I wish I were writing this while little birds sang outside my window, watching a shiny rainbow trail across the sky. In my pre-work-from-home fantasies, I envisioned more cupcakes at the very least.
While there is the occasional rainbow, the fairytale isn’t picture perfect. So, I’m going to tell you the tale of the work-at-home parent, and the lessons I’ve learned along the way.
When I worked in an office, the remnants of our family’s morning routine disappeared when I walked out the door. Now that my office is the living room, it’s hard to ignore evidence of our existence. I attempted to put on chore blinders, but a sink full of dishes and piles of laundry are persistent (especially when the laundry trips you).
The lesson: Every morning I take 30 minutes to clear the clutter and chaos from my path. If it can’t be accomplished in 30 minutes, I shove it out of sight until I’ve gotten some work done.
Work-life balance is like one of those mermaids that used to lure sailors to their deaths on the rocks. It’s a fib, a myth ... like successful multitasking, non-deployable bases, and tasty, fat-free chocolates. No matter how hard you try, you can’t wish these things into existence.
The lesson: The work-life scales will always be unbalanced. Work tips the scale when projects are due, clients need your attention, and deadlines beckon. Life will take a backseat on those days, but there will be days when life takes top billing. You can maintain the illusion of balance if you don’t spend too many working days without a few life days sprinkled in. Easier said than done, I grant you—the line between parent and remote worker is always blurry—but it’s always worth the effort.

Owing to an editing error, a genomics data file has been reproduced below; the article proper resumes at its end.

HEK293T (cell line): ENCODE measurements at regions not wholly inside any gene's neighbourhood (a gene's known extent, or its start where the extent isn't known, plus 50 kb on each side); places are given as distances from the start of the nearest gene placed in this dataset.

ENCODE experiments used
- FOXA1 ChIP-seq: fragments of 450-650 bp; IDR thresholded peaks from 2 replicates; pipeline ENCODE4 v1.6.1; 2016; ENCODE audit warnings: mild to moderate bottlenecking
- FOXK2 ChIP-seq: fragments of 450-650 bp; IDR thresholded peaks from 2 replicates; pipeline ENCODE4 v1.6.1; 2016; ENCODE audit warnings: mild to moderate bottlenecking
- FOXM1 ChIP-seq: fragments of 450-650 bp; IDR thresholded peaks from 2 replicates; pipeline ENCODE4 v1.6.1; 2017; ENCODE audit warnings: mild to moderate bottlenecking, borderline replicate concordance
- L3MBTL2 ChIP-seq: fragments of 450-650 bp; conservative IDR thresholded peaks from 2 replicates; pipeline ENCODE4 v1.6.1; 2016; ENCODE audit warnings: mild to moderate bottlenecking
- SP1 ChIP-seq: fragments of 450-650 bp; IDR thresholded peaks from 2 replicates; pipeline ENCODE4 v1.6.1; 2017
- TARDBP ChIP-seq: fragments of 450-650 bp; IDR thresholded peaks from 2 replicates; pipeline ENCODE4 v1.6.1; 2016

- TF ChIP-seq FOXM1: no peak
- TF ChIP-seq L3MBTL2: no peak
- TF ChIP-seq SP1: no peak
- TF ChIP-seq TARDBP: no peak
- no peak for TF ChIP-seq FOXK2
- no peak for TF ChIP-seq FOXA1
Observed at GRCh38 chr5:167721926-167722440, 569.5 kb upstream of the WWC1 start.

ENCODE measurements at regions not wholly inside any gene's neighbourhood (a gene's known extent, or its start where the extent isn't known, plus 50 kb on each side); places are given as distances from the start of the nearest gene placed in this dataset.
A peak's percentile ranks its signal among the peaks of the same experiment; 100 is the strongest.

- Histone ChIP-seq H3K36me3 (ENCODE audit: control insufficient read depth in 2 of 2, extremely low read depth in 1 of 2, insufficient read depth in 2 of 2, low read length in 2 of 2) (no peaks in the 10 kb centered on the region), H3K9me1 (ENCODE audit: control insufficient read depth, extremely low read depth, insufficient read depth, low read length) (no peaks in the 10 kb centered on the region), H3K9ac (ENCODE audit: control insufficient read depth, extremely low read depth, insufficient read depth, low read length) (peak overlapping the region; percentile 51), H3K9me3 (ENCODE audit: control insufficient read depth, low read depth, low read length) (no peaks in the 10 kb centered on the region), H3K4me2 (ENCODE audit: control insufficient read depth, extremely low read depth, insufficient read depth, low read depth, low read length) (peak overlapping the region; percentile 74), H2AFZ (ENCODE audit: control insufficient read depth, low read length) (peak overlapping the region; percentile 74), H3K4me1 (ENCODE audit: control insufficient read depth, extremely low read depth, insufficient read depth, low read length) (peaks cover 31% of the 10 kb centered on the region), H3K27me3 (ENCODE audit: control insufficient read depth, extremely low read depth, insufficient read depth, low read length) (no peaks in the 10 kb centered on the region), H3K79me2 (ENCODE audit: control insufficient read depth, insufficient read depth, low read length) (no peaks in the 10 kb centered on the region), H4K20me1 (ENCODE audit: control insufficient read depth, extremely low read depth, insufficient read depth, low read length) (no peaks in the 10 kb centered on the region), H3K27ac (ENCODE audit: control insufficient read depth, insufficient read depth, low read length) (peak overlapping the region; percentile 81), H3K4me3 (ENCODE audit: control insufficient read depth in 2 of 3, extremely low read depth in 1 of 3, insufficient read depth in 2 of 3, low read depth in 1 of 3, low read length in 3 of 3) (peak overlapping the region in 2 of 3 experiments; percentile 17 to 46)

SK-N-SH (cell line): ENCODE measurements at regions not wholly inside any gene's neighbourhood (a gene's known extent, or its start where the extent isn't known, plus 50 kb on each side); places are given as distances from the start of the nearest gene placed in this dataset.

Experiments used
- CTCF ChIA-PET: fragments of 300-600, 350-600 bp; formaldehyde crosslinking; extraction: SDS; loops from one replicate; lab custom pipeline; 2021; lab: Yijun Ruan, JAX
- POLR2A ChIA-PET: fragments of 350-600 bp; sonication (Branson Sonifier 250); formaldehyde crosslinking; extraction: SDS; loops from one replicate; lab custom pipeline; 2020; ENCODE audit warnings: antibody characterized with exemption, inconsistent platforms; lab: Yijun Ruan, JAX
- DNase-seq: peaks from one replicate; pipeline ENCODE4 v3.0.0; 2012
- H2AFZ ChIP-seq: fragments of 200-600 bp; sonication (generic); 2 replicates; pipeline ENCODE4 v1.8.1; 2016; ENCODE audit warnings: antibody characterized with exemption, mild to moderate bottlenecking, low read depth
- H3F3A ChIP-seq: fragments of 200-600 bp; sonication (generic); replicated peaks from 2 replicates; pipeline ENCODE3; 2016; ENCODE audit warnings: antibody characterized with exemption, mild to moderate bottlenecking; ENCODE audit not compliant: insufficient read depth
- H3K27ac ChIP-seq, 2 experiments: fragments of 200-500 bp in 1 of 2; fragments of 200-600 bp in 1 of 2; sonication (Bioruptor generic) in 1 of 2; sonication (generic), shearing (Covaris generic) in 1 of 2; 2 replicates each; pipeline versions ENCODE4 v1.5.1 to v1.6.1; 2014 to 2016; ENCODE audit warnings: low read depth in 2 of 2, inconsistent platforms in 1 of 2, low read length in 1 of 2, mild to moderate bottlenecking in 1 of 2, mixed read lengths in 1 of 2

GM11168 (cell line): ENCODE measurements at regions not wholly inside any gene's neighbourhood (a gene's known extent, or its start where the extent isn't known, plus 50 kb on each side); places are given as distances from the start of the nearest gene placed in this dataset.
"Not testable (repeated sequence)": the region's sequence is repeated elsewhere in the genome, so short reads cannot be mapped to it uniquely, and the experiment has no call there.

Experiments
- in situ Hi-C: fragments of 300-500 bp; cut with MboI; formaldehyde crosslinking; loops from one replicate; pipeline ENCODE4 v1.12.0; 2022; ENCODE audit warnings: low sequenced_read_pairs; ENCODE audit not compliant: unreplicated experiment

To help balance the scales:
- Create a work schedule and (try to) stick to it. For example, my work hours are usually Monday-Friday from 9:00 – 3:00, but today is Saturday and I’m writing this blog from the floor as my toddler plays in the bath.
- Take advantage of Google Calendar. I input my work hours and personal hours so I can visually balance my time. I also use Calendly for client appointments; these calendars can be merged so my events don’t overlap.
I have amazing co-workers, but they are virtual … which means no chats over morning coffee. Despite the joys of working in PJs if I choose, I spend most of my day in front of a computer and it’s easy to close myself off from the world. The loneliness really sets in when my spouse is away; I can go days without adult interactions. The day that I spent an hour and a half talking about cooking tips with a client, I realized I was starving for adult relationships.
The lesson: You have to consciously manage your social interactions. I volunteer at my kids’ schools, practice yoga, and attend library time once a week. Forcing myself to get out and interact with others helps me to remember I’m not alone.
When I mentioned my work to my eleven-year-old son, he replied, “I didn’t know you worked, you just stay home all day.”
I was gobsmacked. Stung, even.
When the feeling came back in my body, I explained that I do have a job—just like Dad, just like his friends’ parents. The only difference is that I work from home instead of an office.
He still doesn’t quite get it, and tells people I’m a blogger (not 100% accurate, but I’ll take it), and he’s not alone. It’s difficult for my kids and even my husband to envision my work life. My husband schedules home maintenance visits during my weekly work call, my son texts an SOS an hour into school, sure I can drop off his forgotten homework. My toddler has no clue what a client call is (or why his drum solo is so offensive).
The lesson: It’s a work in progress. I have to remember that I work, and I have to remind them that my work is important (as I remind myself). We’re all learning from each other, but with Netflix and the assistance of a bowl of gummies, we at least get through most calls without incident.
Story by Amanda Marksmeier